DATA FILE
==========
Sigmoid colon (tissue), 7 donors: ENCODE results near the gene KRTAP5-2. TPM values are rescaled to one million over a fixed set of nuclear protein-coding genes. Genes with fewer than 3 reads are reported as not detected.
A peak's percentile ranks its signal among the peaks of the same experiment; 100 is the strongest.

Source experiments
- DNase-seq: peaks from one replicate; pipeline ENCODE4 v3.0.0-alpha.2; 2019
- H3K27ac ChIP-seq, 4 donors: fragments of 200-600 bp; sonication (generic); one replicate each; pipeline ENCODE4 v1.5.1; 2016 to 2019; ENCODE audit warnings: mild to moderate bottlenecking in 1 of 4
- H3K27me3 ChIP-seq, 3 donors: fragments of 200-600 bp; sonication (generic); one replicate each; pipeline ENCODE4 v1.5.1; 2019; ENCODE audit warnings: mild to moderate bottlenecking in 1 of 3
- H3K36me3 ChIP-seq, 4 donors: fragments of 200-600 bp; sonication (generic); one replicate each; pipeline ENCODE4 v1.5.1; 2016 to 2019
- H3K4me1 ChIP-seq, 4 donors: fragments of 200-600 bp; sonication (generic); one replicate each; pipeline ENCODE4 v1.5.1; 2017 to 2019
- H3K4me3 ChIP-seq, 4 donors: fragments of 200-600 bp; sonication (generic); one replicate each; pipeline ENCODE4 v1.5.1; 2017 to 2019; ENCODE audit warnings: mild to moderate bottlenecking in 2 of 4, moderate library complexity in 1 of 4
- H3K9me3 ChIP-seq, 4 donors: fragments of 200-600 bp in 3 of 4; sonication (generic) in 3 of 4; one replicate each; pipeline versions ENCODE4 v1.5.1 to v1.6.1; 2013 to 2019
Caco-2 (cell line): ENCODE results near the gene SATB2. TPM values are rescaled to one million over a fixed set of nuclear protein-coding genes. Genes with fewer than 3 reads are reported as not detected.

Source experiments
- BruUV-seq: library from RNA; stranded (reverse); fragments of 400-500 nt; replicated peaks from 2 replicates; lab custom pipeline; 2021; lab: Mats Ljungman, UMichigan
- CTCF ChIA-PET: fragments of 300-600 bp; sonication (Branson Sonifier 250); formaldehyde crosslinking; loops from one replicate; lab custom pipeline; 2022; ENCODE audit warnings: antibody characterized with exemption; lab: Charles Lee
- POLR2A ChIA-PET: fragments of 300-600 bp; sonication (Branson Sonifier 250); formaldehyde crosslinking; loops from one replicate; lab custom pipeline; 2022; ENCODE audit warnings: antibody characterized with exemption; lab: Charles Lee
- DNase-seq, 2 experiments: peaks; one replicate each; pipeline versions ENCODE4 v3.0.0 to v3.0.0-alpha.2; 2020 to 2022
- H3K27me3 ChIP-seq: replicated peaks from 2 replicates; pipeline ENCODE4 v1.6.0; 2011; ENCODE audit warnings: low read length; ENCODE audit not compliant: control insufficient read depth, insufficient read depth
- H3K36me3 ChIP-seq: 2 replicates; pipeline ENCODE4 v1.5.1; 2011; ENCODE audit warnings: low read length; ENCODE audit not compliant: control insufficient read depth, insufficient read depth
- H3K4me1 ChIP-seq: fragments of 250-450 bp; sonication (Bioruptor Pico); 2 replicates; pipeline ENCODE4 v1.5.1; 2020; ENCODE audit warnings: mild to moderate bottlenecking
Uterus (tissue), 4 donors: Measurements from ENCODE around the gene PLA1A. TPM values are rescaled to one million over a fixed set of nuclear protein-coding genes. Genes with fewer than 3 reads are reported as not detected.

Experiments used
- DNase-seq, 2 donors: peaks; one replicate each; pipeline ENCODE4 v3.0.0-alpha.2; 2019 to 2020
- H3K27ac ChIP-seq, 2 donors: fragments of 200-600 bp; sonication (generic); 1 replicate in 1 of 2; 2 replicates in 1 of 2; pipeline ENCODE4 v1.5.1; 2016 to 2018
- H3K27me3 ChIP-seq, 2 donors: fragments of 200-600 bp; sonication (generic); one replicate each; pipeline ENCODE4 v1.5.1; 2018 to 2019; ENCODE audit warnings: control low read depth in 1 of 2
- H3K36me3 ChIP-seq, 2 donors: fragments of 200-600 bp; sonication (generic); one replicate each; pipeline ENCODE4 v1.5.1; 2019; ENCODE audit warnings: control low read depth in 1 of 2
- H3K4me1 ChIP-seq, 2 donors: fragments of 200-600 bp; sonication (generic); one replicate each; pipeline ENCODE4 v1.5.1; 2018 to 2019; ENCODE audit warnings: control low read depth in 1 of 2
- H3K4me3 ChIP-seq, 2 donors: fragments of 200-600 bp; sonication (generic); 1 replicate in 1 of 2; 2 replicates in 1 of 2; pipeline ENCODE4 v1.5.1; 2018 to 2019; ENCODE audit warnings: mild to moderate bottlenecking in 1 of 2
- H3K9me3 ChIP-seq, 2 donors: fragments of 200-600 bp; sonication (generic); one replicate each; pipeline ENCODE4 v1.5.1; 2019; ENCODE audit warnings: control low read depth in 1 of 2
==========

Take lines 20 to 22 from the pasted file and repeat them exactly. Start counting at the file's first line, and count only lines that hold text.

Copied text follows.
Uterus (tissue), 4 donors: Measurements from ENCODE around the gene PLA1A. TPM values are rescaled to one million over a fixed set of nuclear protein-coding genes. Genes with fewer than 3 reads are reported as not detected.

Experiments used
- DNase-seq, 2 donors: peaks; one replicate each; pipeline ENCODE4 v3.0.0-alpha.2; 2019 to 2020